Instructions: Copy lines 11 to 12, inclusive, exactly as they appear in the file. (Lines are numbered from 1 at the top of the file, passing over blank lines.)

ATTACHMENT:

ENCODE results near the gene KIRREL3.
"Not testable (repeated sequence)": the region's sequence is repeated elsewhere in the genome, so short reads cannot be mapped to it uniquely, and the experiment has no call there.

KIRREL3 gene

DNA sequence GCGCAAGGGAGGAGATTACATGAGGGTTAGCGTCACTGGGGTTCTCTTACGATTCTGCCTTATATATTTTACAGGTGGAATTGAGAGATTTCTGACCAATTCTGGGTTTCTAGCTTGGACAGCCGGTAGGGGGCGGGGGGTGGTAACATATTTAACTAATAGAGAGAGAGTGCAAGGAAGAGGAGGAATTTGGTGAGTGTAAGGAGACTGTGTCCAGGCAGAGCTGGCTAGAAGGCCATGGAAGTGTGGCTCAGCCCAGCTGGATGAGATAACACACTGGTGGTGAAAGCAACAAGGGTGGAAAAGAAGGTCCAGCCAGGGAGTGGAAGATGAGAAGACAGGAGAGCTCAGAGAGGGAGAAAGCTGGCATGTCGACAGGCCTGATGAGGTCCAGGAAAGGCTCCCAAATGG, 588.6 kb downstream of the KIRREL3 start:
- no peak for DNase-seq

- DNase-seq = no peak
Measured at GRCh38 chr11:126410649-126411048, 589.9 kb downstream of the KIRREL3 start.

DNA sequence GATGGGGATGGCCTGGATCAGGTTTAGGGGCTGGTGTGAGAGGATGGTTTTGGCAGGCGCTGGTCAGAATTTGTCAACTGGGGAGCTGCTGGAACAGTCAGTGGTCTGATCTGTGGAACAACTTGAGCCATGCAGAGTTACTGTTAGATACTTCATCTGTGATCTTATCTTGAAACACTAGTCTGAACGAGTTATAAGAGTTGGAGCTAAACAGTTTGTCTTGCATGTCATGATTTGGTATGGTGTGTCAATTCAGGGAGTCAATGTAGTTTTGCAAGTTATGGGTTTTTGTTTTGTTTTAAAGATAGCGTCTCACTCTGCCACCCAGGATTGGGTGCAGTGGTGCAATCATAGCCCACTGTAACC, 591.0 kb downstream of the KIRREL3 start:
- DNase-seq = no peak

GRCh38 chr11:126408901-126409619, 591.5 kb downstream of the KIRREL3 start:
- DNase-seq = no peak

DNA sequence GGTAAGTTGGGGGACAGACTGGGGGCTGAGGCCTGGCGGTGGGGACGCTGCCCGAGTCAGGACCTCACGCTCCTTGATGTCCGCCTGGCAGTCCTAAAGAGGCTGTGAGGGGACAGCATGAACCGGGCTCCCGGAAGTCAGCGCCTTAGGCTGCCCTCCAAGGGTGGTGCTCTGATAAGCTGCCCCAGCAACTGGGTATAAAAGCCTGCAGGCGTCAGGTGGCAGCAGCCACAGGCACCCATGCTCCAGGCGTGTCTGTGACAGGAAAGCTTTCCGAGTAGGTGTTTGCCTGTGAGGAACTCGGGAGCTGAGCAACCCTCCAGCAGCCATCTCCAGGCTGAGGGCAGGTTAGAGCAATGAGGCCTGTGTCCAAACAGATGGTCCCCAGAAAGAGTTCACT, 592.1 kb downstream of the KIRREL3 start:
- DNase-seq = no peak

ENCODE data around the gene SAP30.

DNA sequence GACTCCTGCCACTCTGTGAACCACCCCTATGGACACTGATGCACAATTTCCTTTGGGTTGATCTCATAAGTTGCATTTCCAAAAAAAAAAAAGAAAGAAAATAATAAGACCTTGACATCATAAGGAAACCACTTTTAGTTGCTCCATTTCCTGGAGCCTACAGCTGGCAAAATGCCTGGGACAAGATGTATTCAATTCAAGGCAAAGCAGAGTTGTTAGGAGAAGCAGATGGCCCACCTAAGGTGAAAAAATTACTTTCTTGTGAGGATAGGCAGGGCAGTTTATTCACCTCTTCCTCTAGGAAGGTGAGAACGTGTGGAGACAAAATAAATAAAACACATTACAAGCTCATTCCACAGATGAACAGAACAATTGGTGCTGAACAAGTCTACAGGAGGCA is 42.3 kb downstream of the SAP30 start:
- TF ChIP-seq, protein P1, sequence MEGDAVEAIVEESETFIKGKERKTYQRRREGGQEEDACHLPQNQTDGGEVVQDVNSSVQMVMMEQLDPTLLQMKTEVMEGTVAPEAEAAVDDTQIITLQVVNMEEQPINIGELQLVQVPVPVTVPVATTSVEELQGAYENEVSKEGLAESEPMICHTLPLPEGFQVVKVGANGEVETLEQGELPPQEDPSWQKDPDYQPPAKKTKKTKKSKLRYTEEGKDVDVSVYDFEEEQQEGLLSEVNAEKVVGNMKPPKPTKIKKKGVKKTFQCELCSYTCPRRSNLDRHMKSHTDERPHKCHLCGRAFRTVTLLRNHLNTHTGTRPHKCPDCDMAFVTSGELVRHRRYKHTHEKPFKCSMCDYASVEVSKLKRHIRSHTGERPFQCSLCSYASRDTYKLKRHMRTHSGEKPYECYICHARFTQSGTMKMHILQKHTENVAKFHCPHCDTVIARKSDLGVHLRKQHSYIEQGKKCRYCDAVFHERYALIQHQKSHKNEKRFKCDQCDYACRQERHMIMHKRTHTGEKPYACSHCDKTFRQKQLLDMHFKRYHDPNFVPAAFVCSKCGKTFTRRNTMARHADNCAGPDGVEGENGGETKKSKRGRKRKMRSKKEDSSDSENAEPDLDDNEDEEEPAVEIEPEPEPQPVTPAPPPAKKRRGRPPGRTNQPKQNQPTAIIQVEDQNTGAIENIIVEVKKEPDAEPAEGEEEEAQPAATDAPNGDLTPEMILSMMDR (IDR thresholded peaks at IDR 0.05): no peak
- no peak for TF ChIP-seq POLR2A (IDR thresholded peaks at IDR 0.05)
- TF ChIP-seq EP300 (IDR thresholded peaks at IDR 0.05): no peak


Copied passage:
- DNase-seq = no peak

DNA sequence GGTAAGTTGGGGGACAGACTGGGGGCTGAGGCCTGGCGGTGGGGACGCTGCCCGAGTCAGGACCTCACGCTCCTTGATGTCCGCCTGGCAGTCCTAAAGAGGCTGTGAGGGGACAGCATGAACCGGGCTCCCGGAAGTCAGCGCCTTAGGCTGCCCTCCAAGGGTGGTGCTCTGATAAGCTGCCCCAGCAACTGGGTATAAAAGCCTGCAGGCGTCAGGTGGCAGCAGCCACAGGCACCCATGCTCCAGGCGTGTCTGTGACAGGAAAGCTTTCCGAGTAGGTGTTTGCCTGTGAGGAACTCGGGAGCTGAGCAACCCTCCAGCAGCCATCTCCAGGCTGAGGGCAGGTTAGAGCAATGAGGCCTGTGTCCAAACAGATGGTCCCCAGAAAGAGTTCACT, 592.1 kb downstream of the KIRREL3 start: